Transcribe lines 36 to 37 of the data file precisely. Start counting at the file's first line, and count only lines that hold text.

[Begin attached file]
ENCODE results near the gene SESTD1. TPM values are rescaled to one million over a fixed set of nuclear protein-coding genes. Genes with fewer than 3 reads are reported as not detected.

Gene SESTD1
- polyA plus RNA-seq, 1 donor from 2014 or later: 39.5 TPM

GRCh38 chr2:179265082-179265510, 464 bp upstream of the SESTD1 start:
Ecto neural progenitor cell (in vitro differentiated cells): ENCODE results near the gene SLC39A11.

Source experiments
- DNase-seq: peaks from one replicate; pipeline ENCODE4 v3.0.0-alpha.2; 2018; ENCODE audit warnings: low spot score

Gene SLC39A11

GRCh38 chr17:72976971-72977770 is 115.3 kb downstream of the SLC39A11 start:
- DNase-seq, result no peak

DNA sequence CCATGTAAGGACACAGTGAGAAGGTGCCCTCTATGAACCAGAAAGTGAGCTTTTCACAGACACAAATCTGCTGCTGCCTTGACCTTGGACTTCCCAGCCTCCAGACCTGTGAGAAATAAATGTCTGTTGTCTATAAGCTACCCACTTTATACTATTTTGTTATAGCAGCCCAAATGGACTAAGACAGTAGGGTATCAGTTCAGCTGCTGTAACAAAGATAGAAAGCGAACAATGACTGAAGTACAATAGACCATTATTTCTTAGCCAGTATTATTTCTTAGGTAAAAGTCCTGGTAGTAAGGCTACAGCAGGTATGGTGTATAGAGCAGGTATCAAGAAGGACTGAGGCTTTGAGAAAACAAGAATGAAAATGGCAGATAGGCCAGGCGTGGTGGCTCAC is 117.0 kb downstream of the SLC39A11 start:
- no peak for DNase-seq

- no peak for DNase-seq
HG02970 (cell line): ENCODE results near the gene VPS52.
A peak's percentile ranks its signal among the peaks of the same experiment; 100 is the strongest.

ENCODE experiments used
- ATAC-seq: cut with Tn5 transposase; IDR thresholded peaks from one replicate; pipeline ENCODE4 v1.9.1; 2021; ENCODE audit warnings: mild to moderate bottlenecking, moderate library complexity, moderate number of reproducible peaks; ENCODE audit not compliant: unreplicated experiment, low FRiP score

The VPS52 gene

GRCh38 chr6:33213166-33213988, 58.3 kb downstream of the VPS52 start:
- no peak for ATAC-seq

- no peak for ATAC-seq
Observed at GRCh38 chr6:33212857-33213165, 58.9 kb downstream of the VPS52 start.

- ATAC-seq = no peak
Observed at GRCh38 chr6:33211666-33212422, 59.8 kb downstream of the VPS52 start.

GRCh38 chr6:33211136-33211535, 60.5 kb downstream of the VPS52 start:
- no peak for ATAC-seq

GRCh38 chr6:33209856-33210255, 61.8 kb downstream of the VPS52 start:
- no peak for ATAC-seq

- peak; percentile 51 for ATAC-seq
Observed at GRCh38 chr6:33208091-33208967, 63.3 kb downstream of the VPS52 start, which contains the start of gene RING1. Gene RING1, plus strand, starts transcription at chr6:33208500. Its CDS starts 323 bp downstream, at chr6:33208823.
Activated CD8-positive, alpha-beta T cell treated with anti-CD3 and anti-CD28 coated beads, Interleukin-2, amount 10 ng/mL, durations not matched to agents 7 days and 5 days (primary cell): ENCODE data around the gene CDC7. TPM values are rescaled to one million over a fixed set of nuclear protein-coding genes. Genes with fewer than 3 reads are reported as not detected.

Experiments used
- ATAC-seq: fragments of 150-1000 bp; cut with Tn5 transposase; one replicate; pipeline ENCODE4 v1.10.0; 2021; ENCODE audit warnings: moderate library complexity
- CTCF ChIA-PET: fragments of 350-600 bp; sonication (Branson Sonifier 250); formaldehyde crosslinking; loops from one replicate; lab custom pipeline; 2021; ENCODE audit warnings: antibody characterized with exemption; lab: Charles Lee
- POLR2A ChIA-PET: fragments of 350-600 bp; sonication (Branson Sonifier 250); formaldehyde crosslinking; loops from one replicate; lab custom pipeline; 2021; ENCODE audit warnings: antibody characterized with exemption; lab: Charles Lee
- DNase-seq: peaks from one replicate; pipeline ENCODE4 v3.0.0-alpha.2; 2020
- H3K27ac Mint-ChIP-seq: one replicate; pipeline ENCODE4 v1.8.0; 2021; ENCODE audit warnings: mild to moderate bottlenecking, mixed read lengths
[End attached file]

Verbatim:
- DNase-seq: peaks from one replicate; pipeline ENCODE4 v3.0.0-alpha.2; 2020
- H3K27ac Mint-ChIP-seq: one replicate; pipeline ENCODE4 v1.8.0; 2021; ENCODE audit warnings: mild to moderate bottlenecking, mixed read lengths